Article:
News & Events

June, 2017

Dutch is on the menu as SOHAR Hosts Annual Herring Party


  • SOHAR hosts 7th annual Herring Party celebrating partnership with Holland
  • Over 150 industry specialists attended the party to network and discuss new commercial opportunities
  • Industry leaders come together to celebrate European and Middle East maritime legacies
SOHAR Port and Freezone spent the day in high spirits yesterday, as it celebrated it’s long-standing partnership with Holland by hosting it’s 7th annual Herring Party. The event attracted over 150 industry specialists from across the region, who were each invited to celebrate by trying the Dutch delicacy during the one-day festival, which was held at the nearby Crowne Plaza in Sohar.


The much-anticipated event has become a regular feature in the SOHAR calendar and provided a chance to celebrate and reflect on the strong ties that have been established between the Sultanate of Oman and The Netherlands as SOHAR goes from strength to strength. So far, more than US$21 billion has been pumped into creating a world-class facility, with SOHAR’s growing popularity contributing to lease agreements being signed for the first phase of the Freezone almost three years ahead of schedule.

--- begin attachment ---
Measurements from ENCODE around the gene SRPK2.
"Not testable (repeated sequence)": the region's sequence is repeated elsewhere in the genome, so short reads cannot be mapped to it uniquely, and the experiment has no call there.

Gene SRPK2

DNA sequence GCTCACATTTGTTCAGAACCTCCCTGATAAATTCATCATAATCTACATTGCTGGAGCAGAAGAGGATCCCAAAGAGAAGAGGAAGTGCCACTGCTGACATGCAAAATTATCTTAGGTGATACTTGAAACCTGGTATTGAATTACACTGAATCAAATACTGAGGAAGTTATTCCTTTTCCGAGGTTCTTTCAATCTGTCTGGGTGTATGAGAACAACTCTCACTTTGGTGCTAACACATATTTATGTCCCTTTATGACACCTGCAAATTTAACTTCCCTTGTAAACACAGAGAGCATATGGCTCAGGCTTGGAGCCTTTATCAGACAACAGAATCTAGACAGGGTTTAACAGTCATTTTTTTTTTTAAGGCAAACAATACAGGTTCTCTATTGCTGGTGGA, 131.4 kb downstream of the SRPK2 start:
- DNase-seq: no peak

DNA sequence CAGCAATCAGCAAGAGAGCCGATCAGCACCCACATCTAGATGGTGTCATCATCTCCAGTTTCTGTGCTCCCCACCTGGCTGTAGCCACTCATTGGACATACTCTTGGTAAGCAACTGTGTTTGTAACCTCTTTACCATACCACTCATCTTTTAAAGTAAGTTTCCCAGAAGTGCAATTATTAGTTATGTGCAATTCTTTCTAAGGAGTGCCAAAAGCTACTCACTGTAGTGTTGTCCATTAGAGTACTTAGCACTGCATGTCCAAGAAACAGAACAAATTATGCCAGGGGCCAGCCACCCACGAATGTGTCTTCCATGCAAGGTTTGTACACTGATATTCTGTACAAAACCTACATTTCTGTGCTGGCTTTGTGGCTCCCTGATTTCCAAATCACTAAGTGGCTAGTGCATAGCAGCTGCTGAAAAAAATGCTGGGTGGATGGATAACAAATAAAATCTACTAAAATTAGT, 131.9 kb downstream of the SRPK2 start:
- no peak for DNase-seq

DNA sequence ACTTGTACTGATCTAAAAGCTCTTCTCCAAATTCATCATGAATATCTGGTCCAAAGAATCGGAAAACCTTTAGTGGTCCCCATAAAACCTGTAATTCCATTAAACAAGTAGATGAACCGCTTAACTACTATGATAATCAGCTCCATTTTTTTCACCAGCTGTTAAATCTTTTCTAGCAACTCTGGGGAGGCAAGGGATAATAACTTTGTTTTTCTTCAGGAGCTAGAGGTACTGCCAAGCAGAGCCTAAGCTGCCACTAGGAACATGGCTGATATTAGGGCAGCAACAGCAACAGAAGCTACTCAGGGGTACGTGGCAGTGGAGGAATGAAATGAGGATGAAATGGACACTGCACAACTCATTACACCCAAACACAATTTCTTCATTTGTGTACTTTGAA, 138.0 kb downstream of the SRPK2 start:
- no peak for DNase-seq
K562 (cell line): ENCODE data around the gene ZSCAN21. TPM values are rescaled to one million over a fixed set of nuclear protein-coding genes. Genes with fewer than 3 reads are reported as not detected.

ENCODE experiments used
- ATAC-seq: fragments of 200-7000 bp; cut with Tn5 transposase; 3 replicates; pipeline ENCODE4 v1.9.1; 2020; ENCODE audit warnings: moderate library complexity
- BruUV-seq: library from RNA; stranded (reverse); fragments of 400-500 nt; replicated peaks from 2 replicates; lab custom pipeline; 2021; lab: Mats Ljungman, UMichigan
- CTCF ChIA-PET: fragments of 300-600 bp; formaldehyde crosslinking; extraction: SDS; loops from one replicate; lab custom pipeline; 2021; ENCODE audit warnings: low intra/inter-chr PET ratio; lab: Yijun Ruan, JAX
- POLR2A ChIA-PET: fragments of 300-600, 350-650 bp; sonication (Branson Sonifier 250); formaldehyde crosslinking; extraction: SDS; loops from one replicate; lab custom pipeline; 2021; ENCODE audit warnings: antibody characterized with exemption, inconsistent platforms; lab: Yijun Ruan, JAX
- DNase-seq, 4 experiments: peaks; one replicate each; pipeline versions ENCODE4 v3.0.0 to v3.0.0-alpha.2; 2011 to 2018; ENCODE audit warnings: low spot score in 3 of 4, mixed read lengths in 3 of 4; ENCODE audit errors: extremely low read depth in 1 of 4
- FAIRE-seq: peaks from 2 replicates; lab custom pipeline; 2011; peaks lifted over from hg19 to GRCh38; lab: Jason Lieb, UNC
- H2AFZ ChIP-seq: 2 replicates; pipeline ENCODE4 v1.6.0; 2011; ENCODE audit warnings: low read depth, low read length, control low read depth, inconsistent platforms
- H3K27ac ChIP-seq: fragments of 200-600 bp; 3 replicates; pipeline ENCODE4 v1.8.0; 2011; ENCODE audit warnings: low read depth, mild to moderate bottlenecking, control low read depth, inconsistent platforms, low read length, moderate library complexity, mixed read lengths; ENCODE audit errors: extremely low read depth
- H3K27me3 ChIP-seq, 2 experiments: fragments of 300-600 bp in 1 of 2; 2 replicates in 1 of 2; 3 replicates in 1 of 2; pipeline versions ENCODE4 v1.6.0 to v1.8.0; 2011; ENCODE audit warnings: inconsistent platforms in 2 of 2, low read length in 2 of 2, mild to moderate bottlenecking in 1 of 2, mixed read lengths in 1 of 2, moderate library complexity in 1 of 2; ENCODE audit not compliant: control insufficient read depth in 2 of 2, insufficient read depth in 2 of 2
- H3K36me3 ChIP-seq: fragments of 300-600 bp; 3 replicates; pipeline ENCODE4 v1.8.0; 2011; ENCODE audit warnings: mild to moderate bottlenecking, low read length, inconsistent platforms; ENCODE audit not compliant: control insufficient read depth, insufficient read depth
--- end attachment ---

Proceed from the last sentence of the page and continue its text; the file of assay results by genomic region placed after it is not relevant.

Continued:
In Holland, locals have been eating New Dutch Herring - or Hollandse Nieuwe - for over 600 years. Traditionally, herring is eaten by holding the fish by it’s tail, dipping it in onions and then lowering it whole into your mouth.




Reflecting on the success of recent milestones, Andre Toet, SOHAR CEO, said: “2015 has been a hugely successful year for SOHAR Port and Freezone. We have hit a number of key milestones as the business continues to grow. Much of this is owed to our strong ties with Holland - the Port of Rotterdam has a long history stretching back to the 14th-century, our vision is to experience the same level of growth and create a millennium of enterprise and sea trade right here in the Middle East.”


Prior to the event, SOHAR held an Agents Meeting: an open forum which allowed the Port and shipping communities to provide progress updates to each other, ensure they are communicating as efficiently as possible and discuss innovative ways to attract more cargoes from throughout the region to Oman’s main gateway Port.